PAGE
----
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Efforts by Chevron Corp. to boost oil production in Venezuela this year will see the U.S. oil giant generate more revenues to pay outstanding debt in the OPEC country.
Just how much revenue Chevron will generate will depend on the ultimate price it gets for its heavy oil production after upgrades, transport and other discounts are applied to get the oil to market.
In late January, Chevron chairman and CEO Mike Wirth said the company’s four joint ventures (JV) in Venezuela were producing around 90,000 bb/d, up from around 50,000 bbl/d in November 2022 when the company was still prohibited by the U.S. Office of Assets Control (OFAC) from engaging in efforts to expand production.
Now with OFAC’s approval, the Chevron JVs will continue to encounter headwinds as they try to reach a prior 200,000 bbl/d potential. This has been a largely evasive pursuit since early 2019 when the U.S. initially imposed sanctions on Venezuela’s oil sector to promote “free and fair” elections in 2024 and a potential democratic change to a leader that is more to the U.S.’ liking.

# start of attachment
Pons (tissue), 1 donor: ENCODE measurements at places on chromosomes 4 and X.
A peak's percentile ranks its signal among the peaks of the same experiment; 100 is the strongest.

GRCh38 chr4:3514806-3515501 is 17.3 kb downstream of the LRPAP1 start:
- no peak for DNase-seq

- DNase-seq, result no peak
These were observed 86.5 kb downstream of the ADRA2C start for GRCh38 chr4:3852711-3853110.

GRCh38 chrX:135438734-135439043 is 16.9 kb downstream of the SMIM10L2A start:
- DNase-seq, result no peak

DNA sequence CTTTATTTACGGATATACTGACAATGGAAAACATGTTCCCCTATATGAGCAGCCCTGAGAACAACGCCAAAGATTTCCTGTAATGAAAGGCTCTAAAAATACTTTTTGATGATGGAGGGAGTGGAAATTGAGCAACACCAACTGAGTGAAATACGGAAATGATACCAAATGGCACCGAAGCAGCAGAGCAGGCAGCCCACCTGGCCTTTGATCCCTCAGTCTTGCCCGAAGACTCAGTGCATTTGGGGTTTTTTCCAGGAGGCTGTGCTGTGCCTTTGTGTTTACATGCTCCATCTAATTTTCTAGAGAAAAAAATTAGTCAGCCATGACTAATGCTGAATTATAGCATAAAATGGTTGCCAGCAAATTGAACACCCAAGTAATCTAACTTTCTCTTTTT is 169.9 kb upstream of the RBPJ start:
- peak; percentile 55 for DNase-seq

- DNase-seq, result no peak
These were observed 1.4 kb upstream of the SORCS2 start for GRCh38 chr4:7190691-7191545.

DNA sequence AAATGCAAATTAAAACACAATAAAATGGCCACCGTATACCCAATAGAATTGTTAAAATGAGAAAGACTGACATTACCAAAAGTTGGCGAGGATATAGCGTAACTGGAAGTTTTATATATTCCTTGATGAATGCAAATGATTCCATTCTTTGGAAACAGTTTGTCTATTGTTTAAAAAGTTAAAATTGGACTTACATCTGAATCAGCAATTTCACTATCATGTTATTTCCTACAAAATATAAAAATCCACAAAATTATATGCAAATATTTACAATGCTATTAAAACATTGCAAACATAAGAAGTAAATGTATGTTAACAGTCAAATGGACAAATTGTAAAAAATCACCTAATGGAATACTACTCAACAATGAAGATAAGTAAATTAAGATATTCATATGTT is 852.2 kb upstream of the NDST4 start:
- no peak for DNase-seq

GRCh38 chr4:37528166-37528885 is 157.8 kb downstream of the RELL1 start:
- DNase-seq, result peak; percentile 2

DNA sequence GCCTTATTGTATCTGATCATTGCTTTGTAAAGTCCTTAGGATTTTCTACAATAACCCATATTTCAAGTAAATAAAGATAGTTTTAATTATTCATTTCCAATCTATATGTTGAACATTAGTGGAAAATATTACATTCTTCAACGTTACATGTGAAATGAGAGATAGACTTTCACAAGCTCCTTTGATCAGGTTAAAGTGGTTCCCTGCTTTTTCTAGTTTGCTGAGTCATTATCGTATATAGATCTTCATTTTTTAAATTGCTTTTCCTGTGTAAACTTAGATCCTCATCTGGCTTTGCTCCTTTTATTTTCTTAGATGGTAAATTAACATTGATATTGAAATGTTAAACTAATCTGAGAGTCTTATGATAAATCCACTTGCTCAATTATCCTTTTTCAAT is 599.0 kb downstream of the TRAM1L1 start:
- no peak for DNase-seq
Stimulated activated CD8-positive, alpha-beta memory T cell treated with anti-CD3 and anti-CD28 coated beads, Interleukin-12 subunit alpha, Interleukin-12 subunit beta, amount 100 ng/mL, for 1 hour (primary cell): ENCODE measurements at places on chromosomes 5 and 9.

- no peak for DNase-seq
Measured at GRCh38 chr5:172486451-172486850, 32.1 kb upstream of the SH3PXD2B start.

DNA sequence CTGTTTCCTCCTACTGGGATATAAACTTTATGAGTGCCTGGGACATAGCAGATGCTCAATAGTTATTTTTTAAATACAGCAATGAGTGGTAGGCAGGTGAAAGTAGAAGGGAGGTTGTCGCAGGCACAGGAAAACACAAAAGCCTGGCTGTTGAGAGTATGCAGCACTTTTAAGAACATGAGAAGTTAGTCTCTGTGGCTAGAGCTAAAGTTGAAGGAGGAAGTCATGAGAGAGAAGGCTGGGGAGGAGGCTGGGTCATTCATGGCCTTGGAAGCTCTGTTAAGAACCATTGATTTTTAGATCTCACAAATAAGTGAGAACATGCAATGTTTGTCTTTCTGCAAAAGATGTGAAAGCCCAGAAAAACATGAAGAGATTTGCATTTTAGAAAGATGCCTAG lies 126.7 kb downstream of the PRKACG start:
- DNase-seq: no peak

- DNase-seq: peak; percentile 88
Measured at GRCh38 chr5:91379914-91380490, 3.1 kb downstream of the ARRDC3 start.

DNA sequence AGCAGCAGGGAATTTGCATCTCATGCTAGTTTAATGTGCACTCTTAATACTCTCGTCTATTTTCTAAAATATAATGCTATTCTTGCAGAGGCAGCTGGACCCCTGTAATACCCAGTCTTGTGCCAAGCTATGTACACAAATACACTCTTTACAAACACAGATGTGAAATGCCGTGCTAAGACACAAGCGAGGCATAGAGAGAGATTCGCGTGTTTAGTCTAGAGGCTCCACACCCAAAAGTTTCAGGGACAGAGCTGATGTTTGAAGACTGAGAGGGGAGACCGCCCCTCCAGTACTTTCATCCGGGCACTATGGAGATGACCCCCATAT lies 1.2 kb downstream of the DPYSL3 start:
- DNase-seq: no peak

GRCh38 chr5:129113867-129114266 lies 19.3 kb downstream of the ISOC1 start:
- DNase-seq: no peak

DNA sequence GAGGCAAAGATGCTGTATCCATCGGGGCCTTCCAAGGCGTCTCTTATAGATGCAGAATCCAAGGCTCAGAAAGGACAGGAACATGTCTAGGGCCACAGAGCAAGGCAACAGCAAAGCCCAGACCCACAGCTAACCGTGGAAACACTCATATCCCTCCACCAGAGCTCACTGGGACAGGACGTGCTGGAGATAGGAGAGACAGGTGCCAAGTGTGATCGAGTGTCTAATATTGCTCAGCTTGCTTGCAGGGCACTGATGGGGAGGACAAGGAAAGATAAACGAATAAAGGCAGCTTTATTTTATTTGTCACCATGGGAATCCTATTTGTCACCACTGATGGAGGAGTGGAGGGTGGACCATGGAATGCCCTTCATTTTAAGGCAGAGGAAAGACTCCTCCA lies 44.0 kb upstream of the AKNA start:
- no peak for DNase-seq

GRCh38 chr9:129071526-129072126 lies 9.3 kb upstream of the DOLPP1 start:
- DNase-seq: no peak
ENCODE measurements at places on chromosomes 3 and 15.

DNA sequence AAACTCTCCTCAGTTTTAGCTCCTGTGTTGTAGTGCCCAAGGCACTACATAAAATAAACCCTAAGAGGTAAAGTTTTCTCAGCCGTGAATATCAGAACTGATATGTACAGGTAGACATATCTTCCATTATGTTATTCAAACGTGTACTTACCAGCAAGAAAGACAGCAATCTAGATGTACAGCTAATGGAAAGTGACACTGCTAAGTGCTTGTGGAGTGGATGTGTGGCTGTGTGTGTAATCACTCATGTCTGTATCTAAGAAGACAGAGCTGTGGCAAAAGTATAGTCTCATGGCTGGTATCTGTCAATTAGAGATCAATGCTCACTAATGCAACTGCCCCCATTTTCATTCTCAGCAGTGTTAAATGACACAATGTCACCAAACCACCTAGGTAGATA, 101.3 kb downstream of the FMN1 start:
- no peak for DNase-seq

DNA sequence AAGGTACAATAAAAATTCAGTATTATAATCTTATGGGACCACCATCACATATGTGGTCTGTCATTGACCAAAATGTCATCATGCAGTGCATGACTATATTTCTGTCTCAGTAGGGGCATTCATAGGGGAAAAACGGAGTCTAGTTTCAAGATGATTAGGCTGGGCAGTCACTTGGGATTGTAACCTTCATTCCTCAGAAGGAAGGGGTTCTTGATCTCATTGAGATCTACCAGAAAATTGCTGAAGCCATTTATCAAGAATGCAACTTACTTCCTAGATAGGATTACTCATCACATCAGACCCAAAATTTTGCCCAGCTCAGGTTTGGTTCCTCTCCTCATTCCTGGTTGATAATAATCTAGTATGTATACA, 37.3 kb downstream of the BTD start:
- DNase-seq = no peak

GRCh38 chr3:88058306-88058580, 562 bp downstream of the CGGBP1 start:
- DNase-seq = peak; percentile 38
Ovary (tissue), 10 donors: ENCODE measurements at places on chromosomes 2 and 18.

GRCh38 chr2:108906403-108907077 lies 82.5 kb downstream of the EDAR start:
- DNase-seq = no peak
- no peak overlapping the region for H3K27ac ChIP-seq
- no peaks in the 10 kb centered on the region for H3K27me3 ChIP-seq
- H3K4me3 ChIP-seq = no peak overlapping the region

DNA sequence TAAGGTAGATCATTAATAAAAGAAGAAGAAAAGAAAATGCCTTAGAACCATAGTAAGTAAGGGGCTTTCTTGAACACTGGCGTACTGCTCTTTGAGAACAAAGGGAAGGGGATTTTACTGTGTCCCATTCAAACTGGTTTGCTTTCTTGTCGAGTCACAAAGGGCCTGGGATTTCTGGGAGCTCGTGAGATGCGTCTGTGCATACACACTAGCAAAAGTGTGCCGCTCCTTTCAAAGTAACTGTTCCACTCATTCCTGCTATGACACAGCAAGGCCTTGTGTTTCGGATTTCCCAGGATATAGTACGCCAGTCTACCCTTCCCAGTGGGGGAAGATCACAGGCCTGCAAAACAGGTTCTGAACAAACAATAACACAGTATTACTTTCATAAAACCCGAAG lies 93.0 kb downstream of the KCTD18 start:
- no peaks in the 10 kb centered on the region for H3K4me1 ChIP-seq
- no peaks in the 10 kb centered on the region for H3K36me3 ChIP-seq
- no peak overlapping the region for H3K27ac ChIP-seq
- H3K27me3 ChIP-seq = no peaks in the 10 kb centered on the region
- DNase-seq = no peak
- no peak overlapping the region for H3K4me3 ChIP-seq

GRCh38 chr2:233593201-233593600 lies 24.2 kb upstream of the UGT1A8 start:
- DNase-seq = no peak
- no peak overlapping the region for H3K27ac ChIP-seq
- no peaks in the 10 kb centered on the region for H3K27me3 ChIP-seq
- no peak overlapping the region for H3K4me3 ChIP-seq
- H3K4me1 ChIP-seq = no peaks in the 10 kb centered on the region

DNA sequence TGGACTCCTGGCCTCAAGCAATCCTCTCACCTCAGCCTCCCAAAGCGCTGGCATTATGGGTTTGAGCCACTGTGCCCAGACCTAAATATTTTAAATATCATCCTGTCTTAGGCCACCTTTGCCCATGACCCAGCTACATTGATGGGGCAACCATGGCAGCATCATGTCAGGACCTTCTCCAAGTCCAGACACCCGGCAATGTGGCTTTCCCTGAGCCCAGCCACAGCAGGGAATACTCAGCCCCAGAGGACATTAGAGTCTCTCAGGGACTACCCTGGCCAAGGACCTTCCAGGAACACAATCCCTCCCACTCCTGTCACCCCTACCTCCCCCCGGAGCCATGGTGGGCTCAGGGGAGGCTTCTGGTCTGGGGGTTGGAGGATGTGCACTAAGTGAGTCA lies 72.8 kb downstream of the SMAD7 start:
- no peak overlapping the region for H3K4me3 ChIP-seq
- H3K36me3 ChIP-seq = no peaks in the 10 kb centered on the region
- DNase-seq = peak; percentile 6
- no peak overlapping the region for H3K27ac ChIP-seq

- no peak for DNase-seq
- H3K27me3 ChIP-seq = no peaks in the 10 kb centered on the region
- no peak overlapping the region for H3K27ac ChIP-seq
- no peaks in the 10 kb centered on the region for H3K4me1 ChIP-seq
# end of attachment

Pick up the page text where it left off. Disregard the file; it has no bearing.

Regardless of the price point, Chevron’s JVs will generate more income for the company, but not necessarily to the benefit of the government of President Nicolas Maduro.
Just how long the U.S. will allow Chevron to operate will depend on Maduro’s actions ahead of elections next year and whether it can deal with the outcome amid an opposition faction that remains widely divided and, hence, less of a threat to defeat the ruling party.
Amid the certain uncertainties, one thing is clear: The U.S. will not likely get the election result it wants next year, according to Datanalisis president Luis Vicente Leon.
“Elections in Venezuela will not be transparent and competitive, considering the desired parameters of liberal democracy,” Leon wrote Feb. 19 in a Twitter post. “But neither were they in most of the experiences of transition from autocracy to democracy in the last century of world political history.”
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